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News   October 11, 2013   by Auto Service World

What Youth Think About the Skilled Trades


The Canadian Apprenticeship Forum – Forum canadien sur l’apprentissage (CAF-FCA) provides fresh insights into the way youth across Canada perceive the skilled trades in its latest report,Apprenticeship Analysis: Youth Perceptions of Careers in the Skilled Trades.

The current skilled trade shortage, combined with the demographic crunch as baby boomers retire, has raised expectations around recruiting the next generation. A key element to attracting young people to this sector is understanding how their perceptions and attitudes about a career in the skilled trades affects their career decisions.

In this report, CAF-FCA documents the findings of a national survey with more than 800 students across Canada in spring 2013, and compares the results to findings from a parallel investigation in 2004.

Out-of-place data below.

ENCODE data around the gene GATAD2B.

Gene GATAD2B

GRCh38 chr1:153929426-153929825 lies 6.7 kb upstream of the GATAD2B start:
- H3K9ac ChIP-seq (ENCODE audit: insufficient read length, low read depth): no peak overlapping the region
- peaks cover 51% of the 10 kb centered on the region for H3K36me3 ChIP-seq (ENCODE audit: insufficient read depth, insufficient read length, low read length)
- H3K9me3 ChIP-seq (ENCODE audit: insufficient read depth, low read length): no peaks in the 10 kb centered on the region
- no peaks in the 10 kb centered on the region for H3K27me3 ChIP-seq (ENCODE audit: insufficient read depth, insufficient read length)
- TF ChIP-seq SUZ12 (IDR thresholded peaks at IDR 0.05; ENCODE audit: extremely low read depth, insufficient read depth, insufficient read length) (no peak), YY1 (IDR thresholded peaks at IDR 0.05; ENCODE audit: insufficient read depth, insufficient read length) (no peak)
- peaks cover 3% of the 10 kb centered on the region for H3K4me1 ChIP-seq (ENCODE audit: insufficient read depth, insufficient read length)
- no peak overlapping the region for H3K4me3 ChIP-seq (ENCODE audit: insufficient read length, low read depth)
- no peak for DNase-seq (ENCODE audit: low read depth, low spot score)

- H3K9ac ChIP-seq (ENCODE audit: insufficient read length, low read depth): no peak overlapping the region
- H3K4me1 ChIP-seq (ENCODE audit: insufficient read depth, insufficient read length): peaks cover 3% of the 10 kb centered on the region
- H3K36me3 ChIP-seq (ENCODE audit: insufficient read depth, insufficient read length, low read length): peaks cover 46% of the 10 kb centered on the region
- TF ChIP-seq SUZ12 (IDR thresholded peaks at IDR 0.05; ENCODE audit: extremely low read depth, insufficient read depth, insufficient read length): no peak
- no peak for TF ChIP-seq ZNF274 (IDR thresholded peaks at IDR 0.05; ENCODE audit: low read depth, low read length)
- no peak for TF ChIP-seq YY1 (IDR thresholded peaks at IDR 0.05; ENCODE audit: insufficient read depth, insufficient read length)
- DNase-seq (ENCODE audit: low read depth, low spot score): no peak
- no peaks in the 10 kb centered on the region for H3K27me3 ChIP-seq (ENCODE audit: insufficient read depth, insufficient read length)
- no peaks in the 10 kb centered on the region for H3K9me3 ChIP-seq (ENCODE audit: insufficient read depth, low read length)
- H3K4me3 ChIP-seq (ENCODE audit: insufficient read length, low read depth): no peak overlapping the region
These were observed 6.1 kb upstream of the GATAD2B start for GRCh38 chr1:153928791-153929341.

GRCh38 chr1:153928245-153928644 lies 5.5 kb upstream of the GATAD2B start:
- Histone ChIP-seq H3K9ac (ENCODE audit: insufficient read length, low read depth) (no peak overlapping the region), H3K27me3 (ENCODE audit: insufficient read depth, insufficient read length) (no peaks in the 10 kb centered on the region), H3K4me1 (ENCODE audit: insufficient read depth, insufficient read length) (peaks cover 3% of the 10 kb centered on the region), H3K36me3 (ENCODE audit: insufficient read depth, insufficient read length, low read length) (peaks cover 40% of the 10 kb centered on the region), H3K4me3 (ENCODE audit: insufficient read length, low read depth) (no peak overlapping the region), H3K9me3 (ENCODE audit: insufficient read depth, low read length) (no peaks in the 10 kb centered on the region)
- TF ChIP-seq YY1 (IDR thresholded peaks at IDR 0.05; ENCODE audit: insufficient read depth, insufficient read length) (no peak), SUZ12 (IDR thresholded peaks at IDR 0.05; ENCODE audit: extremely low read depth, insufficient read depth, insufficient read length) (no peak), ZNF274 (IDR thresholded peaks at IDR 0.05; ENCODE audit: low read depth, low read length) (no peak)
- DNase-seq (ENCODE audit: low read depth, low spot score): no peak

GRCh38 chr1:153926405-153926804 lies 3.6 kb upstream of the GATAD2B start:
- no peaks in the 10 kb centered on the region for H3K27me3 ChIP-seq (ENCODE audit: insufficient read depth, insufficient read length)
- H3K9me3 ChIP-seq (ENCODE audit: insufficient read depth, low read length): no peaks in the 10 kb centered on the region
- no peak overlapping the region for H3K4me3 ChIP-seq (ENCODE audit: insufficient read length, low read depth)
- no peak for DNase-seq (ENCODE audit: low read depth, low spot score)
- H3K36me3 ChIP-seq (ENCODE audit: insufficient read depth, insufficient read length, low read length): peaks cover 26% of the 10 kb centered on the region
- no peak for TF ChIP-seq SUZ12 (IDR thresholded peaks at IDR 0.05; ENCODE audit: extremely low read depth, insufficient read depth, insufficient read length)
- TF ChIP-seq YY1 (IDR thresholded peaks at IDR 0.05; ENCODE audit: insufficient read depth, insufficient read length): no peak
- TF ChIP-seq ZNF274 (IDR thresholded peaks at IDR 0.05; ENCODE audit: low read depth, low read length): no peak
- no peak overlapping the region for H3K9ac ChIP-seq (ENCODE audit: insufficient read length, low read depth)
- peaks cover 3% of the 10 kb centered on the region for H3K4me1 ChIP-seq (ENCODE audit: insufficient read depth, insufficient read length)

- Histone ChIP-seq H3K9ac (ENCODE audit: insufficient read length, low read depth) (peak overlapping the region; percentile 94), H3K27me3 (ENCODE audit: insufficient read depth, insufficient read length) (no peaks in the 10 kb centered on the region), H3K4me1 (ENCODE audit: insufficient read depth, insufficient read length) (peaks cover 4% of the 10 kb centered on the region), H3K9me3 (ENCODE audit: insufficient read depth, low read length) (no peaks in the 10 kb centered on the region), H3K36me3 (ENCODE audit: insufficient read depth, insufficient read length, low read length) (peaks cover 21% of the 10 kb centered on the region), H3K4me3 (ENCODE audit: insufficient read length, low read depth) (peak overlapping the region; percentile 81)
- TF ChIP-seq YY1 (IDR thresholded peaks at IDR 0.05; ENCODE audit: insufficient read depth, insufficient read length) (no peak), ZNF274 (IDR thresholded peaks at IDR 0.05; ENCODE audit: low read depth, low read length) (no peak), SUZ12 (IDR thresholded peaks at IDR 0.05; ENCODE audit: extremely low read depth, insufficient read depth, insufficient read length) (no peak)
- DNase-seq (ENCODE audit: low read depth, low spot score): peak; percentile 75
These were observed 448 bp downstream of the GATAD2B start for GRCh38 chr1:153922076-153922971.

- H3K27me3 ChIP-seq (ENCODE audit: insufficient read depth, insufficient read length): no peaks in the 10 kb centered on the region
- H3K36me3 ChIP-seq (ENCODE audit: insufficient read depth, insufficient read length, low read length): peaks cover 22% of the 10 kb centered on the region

“CAF-FCA members have placed a high priority on raising awareness among young people about apprenticeship, trade certification and career opportunities in the skilled trades.  Apprenticeship remains a first-choice solution to addressing skills shortages,” said Sarah Watts-Rynard, executive director of CAF-FCA.  “Over the last decade, the apprenticeship community has expended tremendous resources on this effort.  Gauging how youth perceive the trades today tells us where we’ve seen successes and provides a roadmap to inform future initiatives.”

Survey results indicate youth are more open to considering a skilled trade career than they were in past, are more aware of career options, and have better access to information and value the contribution of tradespeople.

“We can definitely see improvement in youth awareness and attitudes,” Watts-Rynard said.  “At the same time, we’re seeing the need for stronger messages around opportunities for women and better outreach to parents and others who provide career direction to students.”

A live web event to discuss survey results will be held on November 7 at 1pm ET for CAF-FCA members.  Read the full report at www.caf-fca.org.   


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